East graduates David Epstein and Steve Revare have been best friends since their second-grade-days at Briarwood elementary. After learning of their family connections to Tom Pendergast, the man who ran the Pendergast political machine in Kansas City during the 1920s and 30s, the two were inspired to open Tom’s Town Distillery. The brand new liquor distillery off 18th and Main St. in Downtown Kansas City, Missouri celebrates the Pendergast/Prohibition era and what Kansas City was all about during that time.
Epstein’s grandfather was a bootlegger during this era, whom Pendergast ran out of business.
Revare’s great uncle, Mo Mulligan, was President Franklin Roosevelt’s hand-picked attorney, who locked Pendergast away in prison, ending the Pendergast political machine in Kansas City. Their family connections to Pendergast sparked an interest for both Epstein and Revare; one that would result in the creation Tom’s Town just a couple of years later.
This isn’t the first business venture for the duo; they ran an ad agency together in New York City from 1995-2000 that was bought out after five years. For the next six years, the duo parted ways, working apart for one of the first times in their lives.
“At that point, I kept talking to Steve about this renaissance that was happening in KC,” Epstein said. “And we talked about how it’s not really the first time KC has had a renaissance, it’s the second time- the Pendergast era was the first.”
Not only does their friendship go back to their earliest memories in life, but so does their collaboration in business. Recently, Epstein discovered a business card that the two made back in fourth grade.
“It was for a company called Easy Roller,” Epstein said. “Neither of us remember what it was exactly. But we were always creating. And that’s the thing about entrepreneurship. If you’re creative, if you have that creative mindset, it lends itself to that because everyday is so different.”
Back in their high school days at East, David was the Student Council President; Steve was his VP.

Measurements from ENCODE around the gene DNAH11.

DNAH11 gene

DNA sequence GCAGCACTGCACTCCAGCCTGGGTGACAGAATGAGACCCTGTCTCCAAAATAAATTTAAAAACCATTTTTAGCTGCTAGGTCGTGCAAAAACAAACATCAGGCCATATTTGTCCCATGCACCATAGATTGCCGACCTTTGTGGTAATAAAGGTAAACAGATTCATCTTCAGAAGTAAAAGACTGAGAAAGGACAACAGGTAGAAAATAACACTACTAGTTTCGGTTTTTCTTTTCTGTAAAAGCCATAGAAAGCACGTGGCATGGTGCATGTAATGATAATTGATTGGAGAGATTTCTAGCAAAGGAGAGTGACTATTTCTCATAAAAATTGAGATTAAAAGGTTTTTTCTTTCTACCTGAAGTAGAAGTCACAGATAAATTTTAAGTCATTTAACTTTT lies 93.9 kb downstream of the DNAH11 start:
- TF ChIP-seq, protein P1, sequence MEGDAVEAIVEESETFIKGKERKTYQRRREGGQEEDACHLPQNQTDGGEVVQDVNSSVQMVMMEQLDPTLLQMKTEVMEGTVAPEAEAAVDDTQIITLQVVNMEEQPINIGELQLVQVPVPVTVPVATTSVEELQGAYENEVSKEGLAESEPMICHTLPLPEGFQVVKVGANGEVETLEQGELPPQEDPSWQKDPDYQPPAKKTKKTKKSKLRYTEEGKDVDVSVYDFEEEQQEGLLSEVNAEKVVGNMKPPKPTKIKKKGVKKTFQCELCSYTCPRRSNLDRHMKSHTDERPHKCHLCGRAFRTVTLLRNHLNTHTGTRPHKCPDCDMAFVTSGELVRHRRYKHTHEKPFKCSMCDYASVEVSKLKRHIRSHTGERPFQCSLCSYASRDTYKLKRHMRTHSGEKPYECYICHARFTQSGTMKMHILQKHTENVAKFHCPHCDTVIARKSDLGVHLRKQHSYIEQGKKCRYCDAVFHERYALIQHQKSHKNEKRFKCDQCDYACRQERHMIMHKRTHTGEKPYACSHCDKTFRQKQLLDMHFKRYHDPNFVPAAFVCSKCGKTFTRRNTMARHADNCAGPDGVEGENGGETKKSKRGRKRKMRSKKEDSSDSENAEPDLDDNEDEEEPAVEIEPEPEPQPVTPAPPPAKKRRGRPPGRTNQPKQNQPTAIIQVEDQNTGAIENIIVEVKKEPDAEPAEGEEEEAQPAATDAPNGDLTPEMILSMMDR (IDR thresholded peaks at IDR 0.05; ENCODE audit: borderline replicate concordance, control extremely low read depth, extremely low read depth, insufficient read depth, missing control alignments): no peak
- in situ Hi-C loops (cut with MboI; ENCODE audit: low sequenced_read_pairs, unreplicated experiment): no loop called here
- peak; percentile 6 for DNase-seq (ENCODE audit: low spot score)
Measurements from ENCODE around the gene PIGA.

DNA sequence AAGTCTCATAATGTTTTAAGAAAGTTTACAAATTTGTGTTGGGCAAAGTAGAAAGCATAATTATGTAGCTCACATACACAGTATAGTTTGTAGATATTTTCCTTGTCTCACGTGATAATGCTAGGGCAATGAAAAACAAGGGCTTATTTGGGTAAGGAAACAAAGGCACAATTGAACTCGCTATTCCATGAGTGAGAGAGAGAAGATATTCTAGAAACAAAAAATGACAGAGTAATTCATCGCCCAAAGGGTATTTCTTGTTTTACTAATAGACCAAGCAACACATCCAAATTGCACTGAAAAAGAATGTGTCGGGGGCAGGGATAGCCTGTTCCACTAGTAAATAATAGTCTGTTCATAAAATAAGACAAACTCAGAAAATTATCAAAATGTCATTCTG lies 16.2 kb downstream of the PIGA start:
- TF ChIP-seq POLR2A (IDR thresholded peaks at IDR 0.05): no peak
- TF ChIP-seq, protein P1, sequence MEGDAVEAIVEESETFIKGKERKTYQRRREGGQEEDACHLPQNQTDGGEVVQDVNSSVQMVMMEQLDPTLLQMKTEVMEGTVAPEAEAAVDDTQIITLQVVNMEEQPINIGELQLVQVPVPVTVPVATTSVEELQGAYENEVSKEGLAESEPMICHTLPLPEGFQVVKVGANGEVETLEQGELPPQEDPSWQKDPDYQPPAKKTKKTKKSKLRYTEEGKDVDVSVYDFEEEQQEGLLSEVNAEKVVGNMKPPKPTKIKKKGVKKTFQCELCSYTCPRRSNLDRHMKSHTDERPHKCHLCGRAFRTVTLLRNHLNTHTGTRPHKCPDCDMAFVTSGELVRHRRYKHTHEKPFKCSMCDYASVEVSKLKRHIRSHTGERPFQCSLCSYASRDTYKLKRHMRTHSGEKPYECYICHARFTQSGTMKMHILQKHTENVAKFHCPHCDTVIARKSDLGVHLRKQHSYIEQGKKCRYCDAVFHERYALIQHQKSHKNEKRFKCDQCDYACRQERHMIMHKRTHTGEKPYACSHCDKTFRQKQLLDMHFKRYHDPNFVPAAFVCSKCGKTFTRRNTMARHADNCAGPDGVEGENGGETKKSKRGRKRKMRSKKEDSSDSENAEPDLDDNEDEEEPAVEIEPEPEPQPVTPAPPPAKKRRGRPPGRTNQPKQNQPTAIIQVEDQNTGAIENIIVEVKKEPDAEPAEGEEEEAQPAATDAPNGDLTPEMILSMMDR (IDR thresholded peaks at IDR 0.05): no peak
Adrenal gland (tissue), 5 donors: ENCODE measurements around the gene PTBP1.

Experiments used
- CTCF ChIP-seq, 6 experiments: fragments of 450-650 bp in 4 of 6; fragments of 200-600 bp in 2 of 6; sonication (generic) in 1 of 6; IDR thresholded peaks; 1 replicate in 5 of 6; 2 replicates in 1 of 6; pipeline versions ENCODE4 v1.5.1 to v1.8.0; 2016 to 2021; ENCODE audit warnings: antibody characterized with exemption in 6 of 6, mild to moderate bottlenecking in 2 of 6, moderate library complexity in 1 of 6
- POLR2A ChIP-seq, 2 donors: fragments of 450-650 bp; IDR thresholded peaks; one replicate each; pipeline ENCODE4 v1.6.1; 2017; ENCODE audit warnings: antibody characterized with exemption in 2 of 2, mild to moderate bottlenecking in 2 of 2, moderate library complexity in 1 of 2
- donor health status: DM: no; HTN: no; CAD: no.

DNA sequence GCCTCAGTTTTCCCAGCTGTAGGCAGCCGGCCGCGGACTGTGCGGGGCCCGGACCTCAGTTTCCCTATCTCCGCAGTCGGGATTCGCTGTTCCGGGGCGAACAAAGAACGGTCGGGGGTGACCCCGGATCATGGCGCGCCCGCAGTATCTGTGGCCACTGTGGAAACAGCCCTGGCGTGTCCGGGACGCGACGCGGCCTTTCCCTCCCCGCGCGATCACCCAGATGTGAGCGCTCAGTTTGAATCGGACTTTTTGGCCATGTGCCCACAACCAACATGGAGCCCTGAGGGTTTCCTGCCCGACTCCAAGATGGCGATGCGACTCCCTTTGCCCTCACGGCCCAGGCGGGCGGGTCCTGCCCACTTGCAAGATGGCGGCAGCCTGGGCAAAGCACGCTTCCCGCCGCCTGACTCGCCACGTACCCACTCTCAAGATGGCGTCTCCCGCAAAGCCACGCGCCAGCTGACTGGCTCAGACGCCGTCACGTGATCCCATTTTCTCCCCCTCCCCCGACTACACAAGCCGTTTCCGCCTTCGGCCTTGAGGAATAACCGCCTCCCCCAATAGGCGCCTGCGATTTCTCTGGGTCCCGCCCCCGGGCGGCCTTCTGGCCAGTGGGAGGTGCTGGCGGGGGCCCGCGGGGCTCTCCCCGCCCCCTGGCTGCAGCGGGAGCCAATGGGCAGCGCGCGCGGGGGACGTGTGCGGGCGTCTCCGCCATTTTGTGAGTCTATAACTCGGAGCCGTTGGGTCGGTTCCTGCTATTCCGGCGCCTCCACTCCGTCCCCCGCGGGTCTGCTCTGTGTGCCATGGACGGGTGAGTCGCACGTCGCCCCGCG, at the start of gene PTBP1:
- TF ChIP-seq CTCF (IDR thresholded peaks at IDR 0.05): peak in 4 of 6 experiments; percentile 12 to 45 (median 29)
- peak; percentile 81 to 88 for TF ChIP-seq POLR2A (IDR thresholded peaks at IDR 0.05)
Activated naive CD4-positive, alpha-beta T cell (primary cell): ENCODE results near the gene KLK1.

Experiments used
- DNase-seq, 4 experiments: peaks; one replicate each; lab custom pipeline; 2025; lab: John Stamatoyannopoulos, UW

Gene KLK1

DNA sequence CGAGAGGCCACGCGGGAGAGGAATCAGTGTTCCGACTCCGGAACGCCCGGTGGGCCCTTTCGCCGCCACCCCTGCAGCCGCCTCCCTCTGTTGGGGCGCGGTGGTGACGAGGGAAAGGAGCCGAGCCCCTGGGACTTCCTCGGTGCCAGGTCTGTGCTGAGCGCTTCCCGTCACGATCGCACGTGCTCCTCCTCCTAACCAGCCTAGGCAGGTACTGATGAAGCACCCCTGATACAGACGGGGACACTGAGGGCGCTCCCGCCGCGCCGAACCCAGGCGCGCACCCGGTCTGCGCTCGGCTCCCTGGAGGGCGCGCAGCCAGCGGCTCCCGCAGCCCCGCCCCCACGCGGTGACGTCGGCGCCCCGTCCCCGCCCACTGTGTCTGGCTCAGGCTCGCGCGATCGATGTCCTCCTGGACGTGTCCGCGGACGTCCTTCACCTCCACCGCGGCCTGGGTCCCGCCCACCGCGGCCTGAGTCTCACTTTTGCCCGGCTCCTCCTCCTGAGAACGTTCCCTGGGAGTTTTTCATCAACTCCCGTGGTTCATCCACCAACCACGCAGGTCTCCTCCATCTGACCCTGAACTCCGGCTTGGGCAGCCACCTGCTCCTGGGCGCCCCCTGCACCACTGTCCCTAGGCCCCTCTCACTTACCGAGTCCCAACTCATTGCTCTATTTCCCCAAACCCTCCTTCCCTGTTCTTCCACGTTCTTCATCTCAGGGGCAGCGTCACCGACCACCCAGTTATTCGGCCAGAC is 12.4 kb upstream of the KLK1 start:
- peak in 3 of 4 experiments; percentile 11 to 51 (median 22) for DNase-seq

“I believe collaboration works,” Epstein said. “I know that there’s a million entrepreneurs that’ll tell you it’s your way or the highway, but that has never been for me, the way that I can operate. I have a high level of ADD, and I love change. Steve is an eagle scout, family of five, church-going. That’s just not who I am, so really our differences tends to smooth the edges, and it’s really worked.”
Tom’s Town opened nearly a month ago and has seen instant success. Although they won’t be able to start distributing their liquor for another 6 months due to the aging process not being complete, Tom’s Town is open Wednesday through Saturday evenings, essentially as a high-end bar — one similar to those found in Kansas City during the Pendergast era.
“We’ve even had to hire security on weekend nights,” Epstein said. “We’re going to have to get a velvet rope and stuff at the front, which I suppose is a sign of our initial success, which is much better than we could have ever anticipated.”
The design of Tom’s Town was inspired by the Pendergast period. Everything from the furniture to the goat taxidermy on the walls (a symbol for Pendergast’s “goat” gang) allow customers to live in the 20s, when, according to Epstein, “Kansas City was the Vegas of its time.”
“We wanted you to step into here and think of Gatsby,” Revare said. “Our art decorator came out here and toured all the artsy buildings in KC, we wanted that KC spirit. So everything was based on design, from the product to the brand.”
Tom’s Town offers three main beverages — vodka, gin and bourbon, all drinks that were prevalent in Kansas City during the Pendergast era.
“With the booze and spirits, it’s just as much about the story as it is about the drink itself,” Epstein said.